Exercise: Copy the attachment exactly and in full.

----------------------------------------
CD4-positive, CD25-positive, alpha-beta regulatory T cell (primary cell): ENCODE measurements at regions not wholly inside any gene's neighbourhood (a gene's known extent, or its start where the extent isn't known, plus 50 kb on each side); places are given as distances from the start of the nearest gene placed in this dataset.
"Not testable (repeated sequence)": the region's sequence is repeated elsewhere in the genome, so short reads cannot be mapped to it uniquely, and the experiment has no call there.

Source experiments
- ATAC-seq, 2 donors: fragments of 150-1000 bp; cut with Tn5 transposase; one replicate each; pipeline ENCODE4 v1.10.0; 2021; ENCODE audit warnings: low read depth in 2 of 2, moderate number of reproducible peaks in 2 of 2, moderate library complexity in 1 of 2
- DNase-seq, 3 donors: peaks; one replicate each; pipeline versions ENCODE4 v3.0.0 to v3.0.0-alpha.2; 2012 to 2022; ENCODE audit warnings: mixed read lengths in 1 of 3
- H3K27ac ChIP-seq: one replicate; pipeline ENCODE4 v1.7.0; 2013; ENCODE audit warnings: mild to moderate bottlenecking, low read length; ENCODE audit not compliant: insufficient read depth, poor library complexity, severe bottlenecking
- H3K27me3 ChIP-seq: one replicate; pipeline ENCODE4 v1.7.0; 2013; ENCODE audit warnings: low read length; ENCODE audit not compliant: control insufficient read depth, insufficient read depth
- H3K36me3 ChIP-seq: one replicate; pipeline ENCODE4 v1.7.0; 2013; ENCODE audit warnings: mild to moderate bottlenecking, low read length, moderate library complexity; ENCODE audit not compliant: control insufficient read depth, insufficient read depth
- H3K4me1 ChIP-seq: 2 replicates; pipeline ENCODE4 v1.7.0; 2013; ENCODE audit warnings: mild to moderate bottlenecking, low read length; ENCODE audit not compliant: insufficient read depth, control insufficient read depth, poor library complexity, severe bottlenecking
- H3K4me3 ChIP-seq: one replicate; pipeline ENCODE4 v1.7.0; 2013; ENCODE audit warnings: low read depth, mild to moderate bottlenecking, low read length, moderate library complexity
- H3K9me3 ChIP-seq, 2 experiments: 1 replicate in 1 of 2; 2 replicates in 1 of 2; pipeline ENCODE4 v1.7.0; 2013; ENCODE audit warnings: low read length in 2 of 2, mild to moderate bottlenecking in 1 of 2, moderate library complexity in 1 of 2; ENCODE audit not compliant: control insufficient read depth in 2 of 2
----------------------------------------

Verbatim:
CD4-positive, CD25-positive, alpha-beta regulatory T cell (primary cell): ENCODE measurements at regions not wholly inside any gene's neighbourhood (a gene's known extent, or its start where the extent isn't known, plus 50 kb on each side); places are given as distances from the start of the nearest gene placed in this dataset.
"Not testable (repeated sequence)": the region's sequence is repeated elsewhere in the genome, so short reads cannot be mapped to it uniquely, and the experiment has no call there.

Source experiments
- ATAC-seq, 2 donors: fragments of 150-1000 bp; cut with Tn5 transposase; one replicate each; pipeline ENCODE4 v1.10.0; 2021; ENCODE audit warnings: low read depth in 2 of 2, moderate number of reproducible peaks in 2 of 2, moderate library complexity in 1 of 2
- DNase-seq, 3 donors: peaks; one replicate each; pipeline versions ENCODE4 v3.0.0 to v3.0.0-alpha.2; 2012 to 2022; ENCODE audit warnings: mixed read lengths in 1 of 3
- H3K27ac ChIP-seq: one replicate; pipeline ENCODE4 v1.7.0; 2013; ENCODE audit warnings: mild to moderate bottlenecking, low read length; ENCODE audit not compliant: insufficient read depth, poor library complexity, severe bottlenecking
- H3K27me3 ChIP-seq: one replicate; pipeline ENCODE4 v1.7.0; 2013; ENCODE audit warnings: low read length; ENCODE audit not compliant: control insufficient read depth, insufficient read depth
- H3K36me3 ChIP-seq: one replicate; pipeline ENCODE4 v1.7.0; 2013; ENCODE audit warnings: mild to moderate bottlenecking, low read length, moderate library complexity; ENCODE audit not compliant: control insufficient read depth, insufficient read depth
- H3K4me1 ChIP-seq: 2 replicates; pipeline ENCODE4 v1.7.0; 2013; ENCODE audit warnings: mild to moderate bottlenecking, low read length; ENCODE audit not compliant: insufficient read depth, control insufficient read depth, poor library complexity, severe bottlenecking
- H3K4me3 ChIP-seq: one replicate; pipeline ENCODE4 v1.7.0; 2013; ENCODE audit warnings: low read depth, mild to moderate bottlenecking, low read length, moderate library complexity
- H3K9me3 ChIP-seq, 2 experiments: 1 replicate in 1 of 2; 2 replicates in 1 of 2; pipeline ENCODE4 v1.7.0; 2013; ENCODE audit warnings: low read length in 2 of 2, mild to moderate bottlenecking in 1 of 2, moderate library complexity in 1 of 2; ENCODE audit not compliant: control insufficient read depth in 2 of 2